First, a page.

McTag wrote: Clary wrote:
To loose, McT, I would say is now more literary or poetic than archaic - like you.
I thought for a moment you meant to say "more literary or poetic- like you" but no.
But YES! Forgivve my ungainly English...
That pair of sentences was used to illustrate Chomsky's 'transformational grammar' which looks at the 'deep' grammar underpinning the apparent classification.
That pair look the same but as Letty says, one is passive and one active, so to say
John - subject, easy/eager to please - predicate which is how we tended in the days of grammar lessons to parse it, we should be looking at the real subject (John in the eager sentence, and 'one', an undefined subject in the easy sentence which can be turned round into 'One can please John easily'.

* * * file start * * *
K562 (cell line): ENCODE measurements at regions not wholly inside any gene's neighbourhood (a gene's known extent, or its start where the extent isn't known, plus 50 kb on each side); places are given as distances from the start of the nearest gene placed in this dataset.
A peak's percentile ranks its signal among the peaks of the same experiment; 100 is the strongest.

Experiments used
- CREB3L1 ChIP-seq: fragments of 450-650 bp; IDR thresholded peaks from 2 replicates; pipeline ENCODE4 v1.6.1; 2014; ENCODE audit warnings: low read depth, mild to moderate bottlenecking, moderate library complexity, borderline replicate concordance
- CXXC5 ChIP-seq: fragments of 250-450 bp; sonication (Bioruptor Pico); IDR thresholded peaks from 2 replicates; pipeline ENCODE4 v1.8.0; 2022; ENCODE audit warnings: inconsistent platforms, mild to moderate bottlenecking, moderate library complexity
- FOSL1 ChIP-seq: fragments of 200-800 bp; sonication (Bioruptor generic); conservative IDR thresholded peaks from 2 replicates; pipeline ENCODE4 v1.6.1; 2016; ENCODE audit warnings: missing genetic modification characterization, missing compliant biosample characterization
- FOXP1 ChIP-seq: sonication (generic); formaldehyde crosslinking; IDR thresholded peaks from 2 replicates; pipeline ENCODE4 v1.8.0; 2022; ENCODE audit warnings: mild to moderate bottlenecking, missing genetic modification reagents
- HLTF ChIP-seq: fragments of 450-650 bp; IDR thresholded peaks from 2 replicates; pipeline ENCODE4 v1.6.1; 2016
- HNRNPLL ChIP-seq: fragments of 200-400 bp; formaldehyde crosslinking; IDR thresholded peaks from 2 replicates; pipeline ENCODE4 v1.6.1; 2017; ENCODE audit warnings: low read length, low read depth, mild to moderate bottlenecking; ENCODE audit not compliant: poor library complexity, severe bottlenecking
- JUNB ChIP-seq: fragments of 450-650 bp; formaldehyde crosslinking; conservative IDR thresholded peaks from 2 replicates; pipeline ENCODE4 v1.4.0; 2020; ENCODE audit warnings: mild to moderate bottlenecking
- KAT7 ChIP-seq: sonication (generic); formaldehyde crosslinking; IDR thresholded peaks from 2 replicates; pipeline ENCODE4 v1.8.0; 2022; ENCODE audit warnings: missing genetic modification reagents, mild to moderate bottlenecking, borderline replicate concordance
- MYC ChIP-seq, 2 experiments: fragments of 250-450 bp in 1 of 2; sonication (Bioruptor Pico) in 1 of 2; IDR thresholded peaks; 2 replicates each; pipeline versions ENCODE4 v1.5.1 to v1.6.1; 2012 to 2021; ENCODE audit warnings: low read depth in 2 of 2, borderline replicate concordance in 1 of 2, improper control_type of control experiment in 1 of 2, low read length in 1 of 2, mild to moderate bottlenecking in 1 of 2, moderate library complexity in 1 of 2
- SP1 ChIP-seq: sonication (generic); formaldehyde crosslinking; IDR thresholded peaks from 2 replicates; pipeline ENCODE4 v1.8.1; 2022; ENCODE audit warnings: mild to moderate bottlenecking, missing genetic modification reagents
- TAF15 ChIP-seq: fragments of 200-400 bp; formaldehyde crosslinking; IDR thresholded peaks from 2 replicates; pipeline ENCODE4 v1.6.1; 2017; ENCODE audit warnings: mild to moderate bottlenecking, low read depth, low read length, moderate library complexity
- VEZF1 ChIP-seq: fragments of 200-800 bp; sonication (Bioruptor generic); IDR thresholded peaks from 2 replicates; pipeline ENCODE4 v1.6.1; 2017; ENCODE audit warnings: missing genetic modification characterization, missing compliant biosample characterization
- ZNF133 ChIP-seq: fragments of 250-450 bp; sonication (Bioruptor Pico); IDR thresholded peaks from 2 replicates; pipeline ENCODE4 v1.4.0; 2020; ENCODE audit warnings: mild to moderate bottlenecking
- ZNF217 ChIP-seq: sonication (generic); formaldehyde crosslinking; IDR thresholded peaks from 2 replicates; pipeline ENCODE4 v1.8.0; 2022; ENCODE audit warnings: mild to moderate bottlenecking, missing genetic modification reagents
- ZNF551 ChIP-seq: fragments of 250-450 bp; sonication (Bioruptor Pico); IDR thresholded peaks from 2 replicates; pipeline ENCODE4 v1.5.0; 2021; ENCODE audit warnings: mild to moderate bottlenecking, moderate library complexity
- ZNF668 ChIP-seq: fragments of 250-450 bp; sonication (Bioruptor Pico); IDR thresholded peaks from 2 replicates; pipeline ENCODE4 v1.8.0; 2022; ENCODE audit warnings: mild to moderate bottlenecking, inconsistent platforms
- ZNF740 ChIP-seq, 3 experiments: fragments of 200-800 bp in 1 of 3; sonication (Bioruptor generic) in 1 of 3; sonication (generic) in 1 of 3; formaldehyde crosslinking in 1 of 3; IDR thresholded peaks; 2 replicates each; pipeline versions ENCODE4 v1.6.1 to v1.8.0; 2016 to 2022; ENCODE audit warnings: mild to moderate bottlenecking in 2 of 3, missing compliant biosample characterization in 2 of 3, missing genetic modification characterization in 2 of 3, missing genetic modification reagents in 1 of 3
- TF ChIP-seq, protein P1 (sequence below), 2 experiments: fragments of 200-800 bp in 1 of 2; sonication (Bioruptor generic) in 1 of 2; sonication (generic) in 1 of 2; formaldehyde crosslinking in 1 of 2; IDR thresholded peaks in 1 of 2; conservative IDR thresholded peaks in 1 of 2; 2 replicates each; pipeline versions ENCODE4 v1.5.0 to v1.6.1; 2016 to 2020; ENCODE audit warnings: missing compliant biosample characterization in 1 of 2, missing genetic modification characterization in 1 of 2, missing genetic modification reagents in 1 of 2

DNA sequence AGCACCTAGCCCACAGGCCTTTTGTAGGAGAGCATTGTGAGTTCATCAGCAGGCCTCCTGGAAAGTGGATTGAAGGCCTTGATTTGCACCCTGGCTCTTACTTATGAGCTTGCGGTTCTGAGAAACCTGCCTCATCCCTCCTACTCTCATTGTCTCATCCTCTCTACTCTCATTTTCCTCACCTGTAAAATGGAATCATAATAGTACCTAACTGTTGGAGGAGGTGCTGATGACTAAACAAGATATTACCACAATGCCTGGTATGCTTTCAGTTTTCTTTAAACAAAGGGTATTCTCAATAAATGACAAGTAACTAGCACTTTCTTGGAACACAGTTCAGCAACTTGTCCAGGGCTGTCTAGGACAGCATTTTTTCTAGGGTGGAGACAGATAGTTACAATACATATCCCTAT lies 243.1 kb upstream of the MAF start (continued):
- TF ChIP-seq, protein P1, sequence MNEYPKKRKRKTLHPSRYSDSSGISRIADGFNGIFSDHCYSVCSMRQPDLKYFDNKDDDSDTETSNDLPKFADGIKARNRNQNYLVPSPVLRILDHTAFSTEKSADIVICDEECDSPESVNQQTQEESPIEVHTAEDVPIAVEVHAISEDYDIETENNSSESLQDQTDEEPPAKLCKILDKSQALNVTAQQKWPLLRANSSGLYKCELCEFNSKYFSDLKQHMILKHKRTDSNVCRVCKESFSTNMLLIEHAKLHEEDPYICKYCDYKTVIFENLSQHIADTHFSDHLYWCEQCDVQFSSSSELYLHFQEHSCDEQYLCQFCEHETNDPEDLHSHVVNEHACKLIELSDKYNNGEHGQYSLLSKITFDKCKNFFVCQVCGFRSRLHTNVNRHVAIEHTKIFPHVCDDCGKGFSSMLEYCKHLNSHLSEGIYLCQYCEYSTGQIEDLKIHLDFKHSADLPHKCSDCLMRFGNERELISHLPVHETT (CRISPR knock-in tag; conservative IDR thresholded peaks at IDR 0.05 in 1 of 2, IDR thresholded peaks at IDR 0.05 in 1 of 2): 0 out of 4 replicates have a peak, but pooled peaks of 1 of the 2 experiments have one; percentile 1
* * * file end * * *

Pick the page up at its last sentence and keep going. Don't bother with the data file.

God I'm getting lost in all this, but it's to do with words looking the same, but not being. In Walter's sentence, of course, it is purely superficial that flies noun is the same as flies verb, and that like has two distinct meanings. But we do get trapped in superficialities!
Just thought it would be a bit of fun really.....
Letty, I find this a most refreshing way to banish those early morning or late night blues. Thanks for noticing!